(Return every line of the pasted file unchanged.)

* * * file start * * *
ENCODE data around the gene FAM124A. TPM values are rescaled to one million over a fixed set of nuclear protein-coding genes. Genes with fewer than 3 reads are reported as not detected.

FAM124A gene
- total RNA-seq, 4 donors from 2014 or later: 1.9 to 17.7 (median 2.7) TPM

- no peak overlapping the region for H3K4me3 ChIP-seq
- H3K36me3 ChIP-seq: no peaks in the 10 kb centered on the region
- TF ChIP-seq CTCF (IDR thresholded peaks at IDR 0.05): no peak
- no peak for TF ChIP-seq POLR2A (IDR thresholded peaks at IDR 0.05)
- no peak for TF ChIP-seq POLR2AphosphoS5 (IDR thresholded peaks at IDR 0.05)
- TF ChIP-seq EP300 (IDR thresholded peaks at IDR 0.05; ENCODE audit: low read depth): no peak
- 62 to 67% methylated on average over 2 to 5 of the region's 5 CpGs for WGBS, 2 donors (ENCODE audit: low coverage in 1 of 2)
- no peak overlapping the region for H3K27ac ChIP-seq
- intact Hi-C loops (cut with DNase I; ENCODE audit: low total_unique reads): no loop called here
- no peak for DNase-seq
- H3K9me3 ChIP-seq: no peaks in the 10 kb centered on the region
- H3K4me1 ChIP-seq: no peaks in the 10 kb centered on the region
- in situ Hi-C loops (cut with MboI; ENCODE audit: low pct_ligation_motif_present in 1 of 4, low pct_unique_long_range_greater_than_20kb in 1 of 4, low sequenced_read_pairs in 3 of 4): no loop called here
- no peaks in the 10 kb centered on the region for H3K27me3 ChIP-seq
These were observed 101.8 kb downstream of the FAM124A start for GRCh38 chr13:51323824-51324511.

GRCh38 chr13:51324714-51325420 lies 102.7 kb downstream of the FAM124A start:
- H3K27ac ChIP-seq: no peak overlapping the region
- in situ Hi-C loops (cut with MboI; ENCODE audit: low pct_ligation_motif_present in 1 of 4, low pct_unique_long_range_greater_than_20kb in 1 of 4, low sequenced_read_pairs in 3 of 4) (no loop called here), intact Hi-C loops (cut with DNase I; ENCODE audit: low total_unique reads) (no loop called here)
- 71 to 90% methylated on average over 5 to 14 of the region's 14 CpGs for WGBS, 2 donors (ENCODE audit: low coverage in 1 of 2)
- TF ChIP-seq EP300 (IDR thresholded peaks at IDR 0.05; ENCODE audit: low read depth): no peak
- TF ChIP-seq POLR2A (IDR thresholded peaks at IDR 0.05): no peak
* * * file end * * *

ENCODE data around the gene FAM124A. TPM values are rescaled to one million over a fixed set of nuclear protein-coding genes. Genes with fewer than 3 reads are reported as not detected.

FAM124A gene
- total RNA-seq, 4 donors from 2014 or later: 1.9 to 17.7 (median 2.7) TPM

- no peak overlapping the region for H3K4me3 ChIP-seq
- H3K36me3 ChIP-seq: no peaks in the 10 kb centered on the region
- TF ChIP-seq CTCF (IDR thresholded peaks at IDR 0.05): no peak
- no peak for TF ChIP-seq POLR2A (IDR thresholded peaks at IDR 0.05)
- no peak for TF ChIP-seq POLR2AphosphoS5 (IDR thresholded peaks at IDR 0.05)
- TF ChIP-seq EP300 (IDR thresholded peaks at IDR 0.05; ENCODE audit: low read depth): no peak
- 62 to 67% methylated on average over 2 to 5 of the region's 5 CpGs for WGBS, 2 donors (ENCODE audit: low coverage in 1 of 2)
- no peak overlapping the region for H3K27ac ChIP-seq
- intact Hi-C loops (cut with DNase I; ENCODE audit: low total_unique reads): no loop called here
- no peak for DNase-seq
- H3K9me3 ChIP-seq: no peaks in the 10 kb centered on the region
- H3K4me1 ChIP-seq: no peaks in the 10 kb centered on the region
- in situ Hi-C loops (cut with MboI; ENCODE audit: low pct_ligation_motif_present in 1 of 4, low pct_unique_long_range_greater_than_20kb in 1 of 4, low sequenced_read_pairs in 3 of 4): no loop called here
- no peaks in the 10 kb centered on the region for H3K27me3 ChIP-seq
These were observed 101.8 kb downstream of the FAM124A start for GRCh38 chr13:51323824-51324511.

GRCh38 chr13:51324714-51325420 lies 102.7 kb downstream of the FAM124A start:
- H3K27ac ChIP-seq: no peak overlapping the region
- in situ Hi-C loops (cut with MboI; ENCODE audit: low pct_ligation_motif_present in 1 of 4, low pct_unique_long_range_greater_than_20kb in 1 of 4, low sequenced_read_pairs in 3 of 4) (no loop called here), intact Hi-C loops (cut with DNase I; ENCODE audit: low total_unique reads) (no loop called here)
- 71 to 90% methylated on average over 5 to 14 of the region's 14 CpGs for WGBS, 2 donors (ENCODE audit: low coverage in 1 of 2)
- TF ChIP-seq EP300 (IDR thresholded peaks at IDR 0.05; ENCODE audit: low read depth): no peak
- TF ChIP-seq POLR2A (IDR thresholded peaks at IDR 0.05): no peak